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Morgan v. Virginia (1946)

An article from the Middlesex County Museum & Historical Society.

As you travel through the town of Saluda in Middlesex County, Virginia, you will find a historical marker in front of the Historic Middlesex County Courthouse. This marker signifies a paramount Supreme Court decision that set precedent for the inevitable battles against segregation that would come in the future.

It was July in the year 1944. Irene Morgan was leaving Gloucester, Virginia after a visit with her mother, where she boarded a segregated Greyhound bus heading to Baltimore, Maryland, where she would be reuniting with her husband.

Morgan was seated next to a fellow African American woman, a mother, with her infant upon her lap, when two white passengers boarded the bus.

The bus was already quite full except for two vacant seats in the rear. The driver of the bus declared that Morgan and her seatmate move to the “colored section” of the bus in order for the two white passengers to be able to take a seat.

At this time in Virginia, the law required the segregation of bus passengers.

Morgan refused to move. Her argument was that Greyhound they were on was an interstate bus, and therefore, the Virginia law did not apply.

After refusing to move, and even attempting to prevent her seatmate from complying with the bus driver’s request, the driver immediately drove to the jail located in Saluda, where Morgan was arrested, but not without a fight. She was charged with resisting arrest and a segregation offense. She would later plead guilty to the resisting arrest, but she would continue to fight the segregation offense.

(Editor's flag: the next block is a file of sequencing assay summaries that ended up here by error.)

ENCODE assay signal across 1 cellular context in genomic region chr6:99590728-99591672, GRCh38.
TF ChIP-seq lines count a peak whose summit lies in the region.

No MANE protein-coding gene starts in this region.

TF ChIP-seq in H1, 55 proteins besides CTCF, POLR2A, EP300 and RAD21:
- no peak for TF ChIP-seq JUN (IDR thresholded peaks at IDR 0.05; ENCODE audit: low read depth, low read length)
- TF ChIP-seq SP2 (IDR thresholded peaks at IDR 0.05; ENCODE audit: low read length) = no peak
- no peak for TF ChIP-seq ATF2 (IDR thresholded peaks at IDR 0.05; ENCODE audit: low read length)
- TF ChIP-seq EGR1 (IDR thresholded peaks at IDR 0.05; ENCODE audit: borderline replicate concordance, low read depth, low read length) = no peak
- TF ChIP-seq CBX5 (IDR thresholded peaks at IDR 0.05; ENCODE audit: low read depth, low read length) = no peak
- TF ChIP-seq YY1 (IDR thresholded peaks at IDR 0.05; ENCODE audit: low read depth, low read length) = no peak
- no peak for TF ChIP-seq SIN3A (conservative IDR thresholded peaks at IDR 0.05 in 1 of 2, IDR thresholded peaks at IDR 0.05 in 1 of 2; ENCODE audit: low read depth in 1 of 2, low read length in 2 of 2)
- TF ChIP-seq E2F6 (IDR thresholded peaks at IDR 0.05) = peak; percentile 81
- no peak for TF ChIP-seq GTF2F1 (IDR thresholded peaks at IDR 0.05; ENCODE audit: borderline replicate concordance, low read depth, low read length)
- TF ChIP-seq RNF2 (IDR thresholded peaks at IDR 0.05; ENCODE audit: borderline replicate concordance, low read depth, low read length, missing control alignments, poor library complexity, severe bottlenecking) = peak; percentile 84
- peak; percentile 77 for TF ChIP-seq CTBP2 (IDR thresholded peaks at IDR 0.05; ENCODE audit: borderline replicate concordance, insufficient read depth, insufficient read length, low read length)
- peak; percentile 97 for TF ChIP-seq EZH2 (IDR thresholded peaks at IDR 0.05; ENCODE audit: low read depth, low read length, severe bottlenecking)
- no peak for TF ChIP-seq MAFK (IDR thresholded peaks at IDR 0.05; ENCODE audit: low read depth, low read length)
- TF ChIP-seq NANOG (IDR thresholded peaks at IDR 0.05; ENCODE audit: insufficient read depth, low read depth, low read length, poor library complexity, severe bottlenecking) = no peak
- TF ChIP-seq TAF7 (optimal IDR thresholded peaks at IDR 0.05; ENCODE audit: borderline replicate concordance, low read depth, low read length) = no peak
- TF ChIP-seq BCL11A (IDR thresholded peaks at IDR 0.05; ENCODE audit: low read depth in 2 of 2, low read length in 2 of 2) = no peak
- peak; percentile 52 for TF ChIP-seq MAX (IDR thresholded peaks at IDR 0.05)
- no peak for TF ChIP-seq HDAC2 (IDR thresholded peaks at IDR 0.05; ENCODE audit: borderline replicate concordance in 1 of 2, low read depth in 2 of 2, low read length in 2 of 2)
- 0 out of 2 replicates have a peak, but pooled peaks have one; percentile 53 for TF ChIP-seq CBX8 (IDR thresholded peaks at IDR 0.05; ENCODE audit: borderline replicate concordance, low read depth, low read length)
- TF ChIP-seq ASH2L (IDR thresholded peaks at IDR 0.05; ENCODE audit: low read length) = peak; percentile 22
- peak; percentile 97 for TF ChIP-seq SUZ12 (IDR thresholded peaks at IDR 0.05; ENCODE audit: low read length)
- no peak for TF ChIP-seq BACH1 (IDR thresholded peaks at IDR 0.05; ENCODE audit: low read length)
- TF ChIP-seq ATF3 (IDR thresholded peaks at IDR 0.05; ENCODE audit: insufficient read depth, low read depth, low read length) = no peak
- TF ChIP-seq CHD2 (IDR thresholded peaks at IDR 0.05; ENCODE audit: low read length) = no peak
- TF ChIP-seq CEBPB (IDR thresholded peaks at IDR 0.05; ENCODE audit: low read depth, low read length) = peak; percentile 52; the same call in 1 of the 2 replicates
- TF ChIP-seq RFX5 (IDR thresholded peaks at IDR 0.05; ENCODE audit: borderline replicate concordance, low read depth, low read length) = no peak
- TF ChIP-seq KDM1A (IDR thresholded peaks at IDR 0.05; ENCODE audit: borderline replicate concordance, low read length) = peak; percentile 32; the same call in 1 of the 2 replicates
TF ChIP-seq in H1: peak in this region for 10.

Morgan’s legal team would soon have the backing of Thurgood Marshall, William H. Hastie and the NAACP. On June 6, 1945, the Virginia Supreme Court of Appeals ruled against Morgan, but still she fought.

In October of 1945, Morgan and her legal team appealed their case to the U.S. Supreme Court, and this time, she won. The U.S. Supreme Court ruled in favor of Morgan on the basis that the Virginia law was unconstitutional, and the law was therefore stricken along with similar laws in other states.

This ruling would lead to many more battles in the Civil Right movement, and the final fall of Jim Crow law.

To learn more about Irene Morgan and Middlesex’s local black history, we invite you to visit Middlesex County and our Museums of Middlesex. At the Middlesex County Museum & Historical Society in Saluda, you will find many news articles and documents surrounding the Morgan V. Virginia case.